Ashley: I think this is a culture issue, too. Our culture is into Cover Your Ass (CYA), and this is sad because it leaves little time to dream and strategize. I think skill specialization is a result of asynchronous marketing. Kathy, can you talk a little bit about skill specialization and how it actually works against marketing synchrony.
Kathy: I don’t have the silver bullet on this, but sometimes when I am working with an organization they will ask, “How do I set up my demand-gen team?” Then the questions become: Do you do it by solution, or top of funnel, or by acquisition? Or do you look at it as: I have a person who does webinars well and another person who does media well, etc. I ask, do you really need one person on your team who does one thing well or is that something you should be outsourcing? Naturally, if someone does something really well, they are a flight risk for moving up or moving on. I think it’s critical to look at the things you can outsource. We don’t even think about why we outsource PR or media, we just do it. I believe there are other functions of marketing that we can think about outsourcing, too. This allows an organization to become more performance based. In making coordination (marketing synchrony) doable, think carefully about what you can outsource and what’s essential to keep in-house.
Ashley: David, what’s your view on skill specialization?
David: We work with a number of customers on activating new channels, and sometimes they would tell us, “We don’t really have the expertise in-house to manage or take hold of the full potential of this channel.” Of course we know these channels inside and out, so we said, “Look, we have the technology to activate this channel and we can help you do this.” People feel comfortable sending email, but when attempting to do a mobile or SMS campaign for the first time, customers may not know the best practices for these channels. When this happens, we lend our customer success team to them to aid them in successfully implementing the channel and its processes. This provides a lot of value to our customers.
If you think about skill specialization from an organizational standpoint, it’s always about ROI. However, martech is constantly evolving and so you get in a pattern of constantly learning and training others to use specific skills and there’s a lot of movement that happens. Outsourcing helps you prepare for the ebb and flow of specialized talent. In today’s market, there’s not enough knowledge in some categories for every organization to have an expert on staff. The bigger question to ask yourself is do you need that person on staff or should you outsource it? Is bringing a particular skillset in-house something that makes economical sense or is it smarter and less risky for turnover to outsource it?
Ashley: Something I’ve heard you say before that I really love, David, is that specialization doesn’t scale in an organization. It’s good to outsource.
Audience Question: How do I tell my CEO that the time being spent on churning out reports could be better spent on being productive?
Kathy: Unfortunately, there’s no easy way out of reporting because it is a good tool for building trust. Most leaders in an organization did not come up through marketing. Our job is to educate them on what’s important and what they need to measure to understand marketing’s value because they genuinely don’t know. Here is an example of where it is really important to have specific goals. Then, your focus becomes how are we going to report our progress on these things? Unfortunately, if you hate pulling reports there’s no easy way out.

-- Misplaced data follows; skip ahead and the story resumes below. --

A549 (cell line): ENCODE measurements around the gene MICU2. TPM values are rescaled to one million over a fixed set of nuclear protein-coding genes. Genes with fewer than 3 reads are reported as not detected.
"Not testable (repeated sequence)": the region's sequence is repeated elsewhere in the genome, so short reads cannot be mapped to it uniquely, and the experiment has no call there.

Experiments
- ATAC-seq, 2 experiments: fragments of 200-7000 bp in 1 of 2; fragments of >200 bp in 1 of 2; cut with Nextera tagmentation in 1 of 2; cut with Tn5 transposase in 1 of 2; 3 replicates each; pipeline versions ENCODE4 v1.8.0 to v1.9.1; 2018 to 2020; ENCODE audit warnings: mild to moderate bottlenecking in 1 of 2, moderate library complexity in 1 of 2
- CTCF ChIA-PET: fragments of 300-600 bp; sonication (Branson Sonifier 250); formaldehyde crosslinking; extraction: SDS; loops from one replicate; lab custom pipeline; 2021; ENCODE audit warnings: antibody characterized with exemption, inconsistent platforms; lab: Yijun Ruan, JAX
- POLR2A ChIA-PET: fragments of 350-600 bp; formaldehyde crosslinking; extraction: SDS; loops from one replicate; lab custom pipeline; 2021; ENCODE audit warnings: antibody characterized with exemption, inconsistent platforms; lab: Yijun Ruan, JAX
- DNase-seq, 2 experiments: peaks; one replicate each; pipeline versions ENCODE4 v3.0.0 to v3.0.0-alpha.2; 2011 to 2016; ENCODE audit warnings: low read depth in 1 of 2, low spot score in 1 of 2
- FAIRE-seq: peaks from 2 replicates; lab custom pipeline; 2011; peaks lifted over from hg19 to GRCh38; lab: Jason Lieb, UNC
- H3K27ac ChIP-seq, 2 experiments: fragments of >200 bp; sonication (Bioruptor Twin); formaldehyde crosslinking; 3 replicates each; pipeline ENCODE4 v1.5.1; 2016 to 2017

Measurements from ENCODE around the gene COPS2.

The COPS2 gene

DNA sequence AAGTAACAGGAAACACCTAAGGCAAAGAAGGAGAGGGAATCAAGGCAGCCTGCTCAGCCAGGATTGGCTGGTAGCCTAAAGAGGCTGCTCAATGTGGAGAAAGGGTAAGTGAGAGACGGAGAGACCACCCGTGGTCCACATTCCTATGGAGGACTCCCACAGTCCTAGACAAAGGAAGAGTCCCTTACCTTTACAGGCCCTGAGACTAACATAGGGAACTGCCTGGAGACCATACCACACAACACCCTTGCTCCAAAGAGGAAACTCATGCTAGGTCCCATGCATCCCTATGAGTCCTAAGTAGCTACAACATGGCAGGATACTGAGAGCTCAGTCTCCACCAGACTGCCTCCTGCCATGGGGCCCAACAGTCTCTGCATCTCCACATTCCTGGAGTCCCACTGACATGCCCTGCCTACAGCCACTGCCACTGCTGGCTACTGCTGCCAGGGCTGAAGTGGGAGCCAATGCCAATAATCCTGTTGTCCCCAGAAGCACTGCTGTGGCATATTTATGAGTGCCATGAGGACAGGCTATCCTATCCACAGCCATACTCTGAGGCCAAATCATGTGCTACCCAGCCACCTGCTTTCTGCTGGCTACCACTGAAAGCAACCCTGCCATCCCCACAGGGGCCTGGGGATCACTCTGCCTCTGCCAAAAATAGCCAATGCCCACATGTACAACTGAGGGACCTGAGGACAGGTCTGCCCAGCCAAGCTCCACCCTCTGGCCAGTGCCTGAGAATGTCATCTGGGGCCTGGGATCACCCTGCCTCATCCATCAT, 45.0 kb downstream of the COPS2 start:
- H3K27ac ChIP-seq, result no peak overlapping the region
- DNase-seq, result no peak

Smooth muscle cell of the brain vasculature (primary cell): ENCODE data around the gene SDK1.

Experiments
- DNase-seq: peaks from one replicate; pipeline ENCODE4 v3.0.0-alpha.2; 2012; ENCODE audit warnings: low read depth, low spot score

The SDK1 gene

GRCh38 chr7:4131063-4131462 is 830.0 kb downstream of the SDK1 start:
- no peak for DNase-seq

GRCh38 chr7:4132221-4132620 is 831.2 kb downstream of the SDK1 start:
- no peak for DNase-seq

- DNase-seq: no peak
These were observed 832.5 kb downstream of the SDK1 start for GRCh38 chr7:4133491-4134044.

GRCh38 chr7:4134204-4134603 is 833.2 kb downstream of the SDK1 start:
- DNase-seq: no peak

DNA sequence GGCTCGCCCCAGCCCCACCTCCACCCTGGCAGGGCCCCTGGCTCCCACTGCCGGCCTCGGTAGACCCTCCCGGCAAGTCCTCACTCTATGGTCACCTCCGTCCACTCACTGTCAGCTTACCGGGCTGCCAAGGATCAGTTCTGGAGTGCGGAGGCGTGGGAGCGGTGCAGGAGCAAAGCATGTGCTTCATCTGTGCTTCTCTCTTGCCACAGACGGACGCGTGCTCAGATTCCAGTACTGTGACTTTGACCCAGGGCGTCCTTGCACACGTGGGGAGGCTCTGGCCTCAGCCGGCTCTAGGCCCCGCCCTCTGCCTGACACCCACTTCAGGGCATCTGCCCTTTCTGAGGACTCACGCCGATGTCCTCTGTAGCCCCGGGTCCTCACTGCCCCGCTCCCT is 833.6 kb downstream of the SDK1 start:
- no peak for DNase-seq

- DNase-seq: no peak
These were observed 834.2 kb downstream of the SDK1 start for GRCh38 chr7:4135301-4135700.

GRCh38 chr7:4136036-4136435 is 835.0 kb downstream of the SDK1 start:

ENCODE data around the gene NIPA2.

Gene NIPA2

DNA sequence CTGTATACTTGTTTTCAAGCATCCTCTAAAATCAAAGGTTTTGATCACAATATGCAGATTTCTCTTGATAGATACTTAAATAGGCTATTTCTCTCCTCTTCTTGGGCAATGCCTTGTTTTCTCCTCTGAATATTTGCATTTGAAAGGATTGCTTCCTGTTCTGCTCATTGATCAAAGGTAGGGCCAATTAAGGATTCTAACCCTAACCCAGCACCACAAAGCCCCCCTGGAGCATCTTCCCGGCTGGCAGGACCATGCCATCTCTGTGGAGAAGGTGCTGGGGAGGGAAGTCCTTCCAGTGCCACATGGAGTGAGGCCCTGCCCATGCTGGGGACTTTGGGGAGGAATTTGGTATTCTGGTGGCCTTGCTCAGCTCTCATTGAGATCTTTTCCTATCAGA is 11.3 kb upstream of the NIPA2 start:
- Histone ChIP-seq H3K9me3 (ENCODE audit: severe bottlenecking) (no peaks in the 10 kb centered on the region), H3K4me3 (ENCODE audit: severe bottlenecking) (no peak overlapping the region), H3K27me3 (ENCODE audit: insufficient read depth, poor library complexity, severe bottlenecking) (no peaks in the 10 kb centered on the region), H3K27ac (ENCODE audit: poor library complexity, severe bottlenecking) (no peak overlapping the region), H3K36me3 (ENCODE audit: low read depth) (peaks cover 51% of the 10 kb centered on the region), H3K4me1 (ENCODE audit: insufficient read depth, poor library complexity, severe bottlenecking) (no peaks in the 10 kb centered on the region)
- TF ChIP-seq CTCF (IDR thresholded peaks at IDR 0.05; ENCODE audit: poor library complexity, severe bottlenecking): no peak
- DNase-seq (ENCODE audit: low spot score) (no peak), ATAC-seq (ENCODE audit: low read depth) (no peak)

Ashley: You could call up David York and his team.
Kathy: You’re right, they should call David. David, this question is yours!
David: I think from a technological perspective, the challenge when anyone tries to tackle the problem of reporting is that there’s no one size fits all. There’s so much nuance in each organization’s marketing and hierarchy of value. Even if we have a process that gets you 70 percent of the way there in terms of generating a report, sometimes it’s the 30 percent that really acts as the icing on the cake and makes the reporting valuable.
We work with customers doing reporting projects, and we’ve got technology (from an infrastructure standpoint) that is able to pull the data for these reports. We also layer some of our other capabilities as we look at things like seeing how much of the process we can automate. Here, the goal is to see if we can shorten the time it takes to gather all of this information into a useful format from one week to a day.
One of the biggest problems in marketing is the explosion of martech, the constant need for reports, and the monstrous amount of time that managing it all takes. We get sucked dry before we even get a chance to think about marketing synchrony because we are so busy killing ourselves to make strides in all the tactical areas. All of this occurs because of the disconnects we have at the data and technical level. The reason why so many marketers are bogged down by many manual processes is because there are gaps in their technology preventing them from being more productive with their time and energy. In most organizations, there are so many gaps and disconnects that marketers struggle to get their heads above the water so they can focus on things like how to coordinate things better.
Biggest Organizational Barriers to Synchrony Recap
Unclear Roles and Responsibilities
- Be clear about who owns what
- Defined roles bring better accountability
- Create a culture of communication
- Lack of good dashboards
- Failing to show the impact of omnichannel
Marketing functions are known for what they do instead of the outcome they are working to achieve, i.e. “the SEO person.”
Tune in Next Week
Don’t miss Part Two of: How to Create Coordinated Campaigns With Marketing Synchrony! Ashley, Kathy and David will discuss the differences between synchrony and agility in marketing, and how you can work toward building synchrony across all your marketing activities.